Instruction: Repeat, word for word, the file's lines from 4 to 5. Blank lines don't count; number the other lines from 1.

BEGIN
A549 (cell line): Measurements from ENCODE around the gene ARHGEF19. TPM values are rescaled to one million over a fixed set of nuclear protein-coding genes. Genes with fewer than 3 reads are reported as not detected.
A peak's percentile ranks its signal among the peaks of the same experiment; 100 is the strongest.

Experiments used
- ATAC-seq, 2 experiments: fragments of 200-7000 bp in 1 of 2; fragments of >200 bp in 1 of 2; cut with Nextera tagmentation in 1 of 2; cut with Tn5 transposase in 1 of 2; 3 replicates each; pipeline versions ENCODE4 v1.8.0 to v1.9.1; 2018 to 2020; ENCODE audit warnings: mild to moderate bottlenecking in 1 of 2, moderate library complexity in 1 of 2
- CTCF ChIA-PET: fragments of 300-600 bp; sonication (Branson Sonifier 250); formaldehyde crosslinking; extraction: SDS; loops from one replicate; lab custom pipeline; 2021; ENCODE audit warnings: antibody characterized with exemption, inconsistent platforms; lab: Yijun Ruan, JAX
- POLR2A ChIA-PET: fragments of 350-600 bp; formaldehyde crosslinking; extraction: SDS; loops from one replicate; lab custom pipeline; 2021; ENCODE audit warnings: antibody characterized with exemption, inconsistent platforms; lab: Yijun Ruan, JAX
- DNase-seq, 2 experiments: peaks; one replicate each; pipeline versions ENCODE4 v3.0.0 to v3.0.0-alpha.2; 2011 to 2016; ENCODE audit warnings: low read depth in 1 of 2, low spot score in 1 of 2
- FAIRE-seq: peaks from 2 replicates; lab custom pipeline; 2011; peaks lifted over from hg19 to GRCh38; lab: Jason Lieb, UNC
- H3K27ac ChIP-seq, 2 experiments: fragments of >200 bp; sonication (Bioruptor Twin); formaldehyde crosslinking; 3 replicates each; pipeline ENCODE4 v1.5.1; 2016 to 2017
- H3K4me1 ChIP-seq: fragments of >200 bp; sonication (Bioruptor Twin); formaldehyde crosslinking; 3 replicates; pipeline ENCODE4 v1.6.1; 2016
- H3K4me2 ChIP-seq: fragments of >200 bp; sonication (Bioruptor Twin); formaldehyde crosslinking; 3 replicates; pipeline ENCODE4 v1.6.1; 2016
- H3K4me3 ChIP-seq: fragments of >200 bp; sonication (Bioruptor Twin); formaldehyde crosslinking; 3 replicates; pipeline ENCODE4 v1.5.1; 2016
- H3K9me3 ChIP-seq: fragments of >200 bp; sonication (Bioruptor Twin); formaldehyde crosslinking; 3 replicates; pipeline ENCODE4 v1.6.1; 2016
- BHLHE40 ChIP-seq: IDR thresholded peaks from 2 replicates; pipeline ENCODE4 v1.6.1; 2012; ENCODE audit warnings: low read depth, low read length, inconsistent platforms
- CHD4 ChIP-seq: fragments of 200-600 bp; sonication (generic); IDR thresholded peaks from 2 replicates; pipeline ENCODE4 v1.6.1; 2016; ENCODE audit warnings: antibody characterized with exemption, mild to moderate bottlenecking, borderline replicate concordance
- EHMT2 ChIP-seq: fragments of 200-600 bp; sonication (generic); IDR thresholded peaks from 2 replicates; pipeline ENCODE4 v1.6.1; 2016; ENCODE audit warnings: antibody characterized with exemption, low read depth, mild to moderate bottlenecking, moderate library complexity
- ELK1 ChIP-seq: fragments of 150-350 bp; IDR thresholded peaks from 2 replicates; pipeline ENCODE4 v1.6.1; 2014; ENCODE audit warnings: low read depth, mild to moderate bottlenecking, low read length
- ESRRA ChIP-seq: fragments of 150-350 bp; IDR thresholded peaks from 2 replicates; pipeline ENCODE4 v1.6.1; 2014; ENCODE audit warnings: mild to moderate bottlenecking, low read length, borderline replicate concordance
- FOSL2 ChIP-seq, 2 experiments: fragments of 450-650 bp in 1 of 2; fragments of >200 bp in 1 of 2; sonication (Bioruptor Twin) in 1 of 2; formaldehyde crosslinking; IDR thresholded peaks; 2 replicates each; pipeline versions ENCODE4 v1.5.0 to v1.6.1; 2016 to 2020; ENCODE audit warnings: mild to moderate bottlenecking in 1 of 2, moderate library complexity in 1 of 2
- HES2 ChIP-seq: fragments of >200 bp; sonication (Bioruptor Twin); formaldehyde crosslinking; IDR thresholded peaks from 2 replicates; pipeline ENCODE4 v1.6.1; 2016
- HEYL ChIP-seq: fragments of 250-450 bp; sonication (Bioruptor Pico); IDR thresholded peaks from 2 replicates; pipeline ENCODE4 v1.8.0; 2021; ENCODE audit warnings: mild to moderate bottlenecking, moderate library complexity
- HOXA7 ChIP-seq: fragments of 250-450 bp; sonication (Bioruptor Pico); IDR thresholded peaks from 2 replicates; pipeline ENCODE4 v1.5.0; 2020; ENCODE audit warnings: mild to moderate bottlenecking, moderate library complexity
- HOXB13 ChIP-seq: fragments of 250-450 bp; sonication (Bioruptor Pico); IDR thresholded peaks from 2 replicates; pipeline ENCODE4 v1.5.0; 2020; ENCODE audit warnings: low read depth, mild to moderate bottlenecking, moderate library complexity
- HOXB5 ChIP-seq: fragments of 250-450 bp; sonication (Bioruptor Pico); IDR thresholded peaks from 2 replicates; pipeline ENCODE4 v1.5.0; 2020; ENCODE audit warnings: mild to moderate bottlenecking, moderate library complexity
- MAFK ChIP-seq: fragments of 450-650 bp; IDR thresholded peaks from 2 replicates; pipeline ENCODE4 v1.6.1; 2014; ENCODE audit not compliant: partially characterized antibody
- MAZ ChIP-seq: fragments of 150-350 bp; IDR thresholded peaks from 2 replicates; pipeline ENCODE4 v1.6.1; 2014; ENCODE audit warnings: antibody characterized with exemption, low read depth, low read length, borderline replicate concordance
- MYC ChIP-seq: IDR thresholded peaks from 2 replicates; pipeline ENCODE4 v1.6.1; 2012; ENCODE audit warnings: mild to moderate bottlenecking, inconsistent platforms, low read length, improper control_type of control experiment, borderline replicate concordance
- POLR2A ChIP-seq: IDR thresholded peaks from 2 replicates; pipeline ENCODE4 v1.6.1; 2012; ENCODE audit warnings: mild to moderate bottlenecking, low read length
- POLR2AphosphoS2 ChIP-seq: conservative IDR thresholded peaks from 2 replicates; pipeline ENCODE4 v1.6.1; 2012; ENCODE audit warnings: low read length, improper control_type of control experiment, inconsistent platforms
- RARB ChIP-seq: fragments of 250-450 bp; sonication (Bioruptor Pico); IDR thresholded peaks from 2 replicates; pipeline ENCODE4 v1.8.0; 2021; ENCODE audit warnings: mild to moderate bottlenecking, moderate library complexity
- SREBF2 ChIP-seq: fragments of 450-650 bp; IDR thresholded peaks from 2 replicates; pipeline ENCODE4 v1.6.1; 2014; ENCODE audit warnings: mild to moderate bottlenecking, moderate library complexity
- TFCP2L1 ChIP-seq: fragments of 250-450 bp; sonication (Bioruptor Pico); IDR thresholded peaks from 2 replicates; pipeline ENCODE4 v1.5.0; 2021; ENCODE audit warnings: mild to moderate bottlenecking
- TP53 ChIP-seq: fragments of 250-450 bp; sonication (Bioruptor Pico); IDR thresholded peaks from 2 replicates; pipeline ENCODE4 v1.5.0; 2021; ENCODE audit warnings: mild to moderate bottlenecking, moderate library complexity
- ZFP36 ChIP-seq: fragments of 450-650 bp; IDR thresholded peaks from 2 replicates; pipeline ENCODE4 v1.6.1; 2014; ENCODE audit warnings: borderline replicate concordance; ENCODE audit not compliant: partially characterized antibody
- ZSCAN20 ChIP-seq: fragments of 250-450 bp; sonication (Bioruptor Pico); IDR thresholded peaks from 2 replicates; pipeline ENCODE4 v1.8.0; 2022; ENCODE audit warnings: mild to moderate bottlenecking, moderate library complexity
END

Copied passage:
- ATAC-seq, 2 experiments: fragments of 200-7000 bp in 1 of 2; fragments of >200 bp in 1 of 2; cut with Nextera tagmentation in 1 of 2; cut with Tn5 transposase in 1 of 2; 3 replicates each; pipeline versions ENCODE4 v1.8.0 to v1.9.1; 2018 to 2020; ENCODE audit warnings: mild to moderate bottlenecking in 1 of 2, moderate library complexity in 1 of 2
- CTCF ChIA-PET: fragments of 300-600 bp; sonication (Branson Sonifier 250); formaldehyde crosslinking; extraction: SDS; loops from one replicate; lab custom pipeline; 2021; ENCODE audit warnings: antibody characterized with exemption, inconsistent platforms; lab: Yijun Ruan, JAX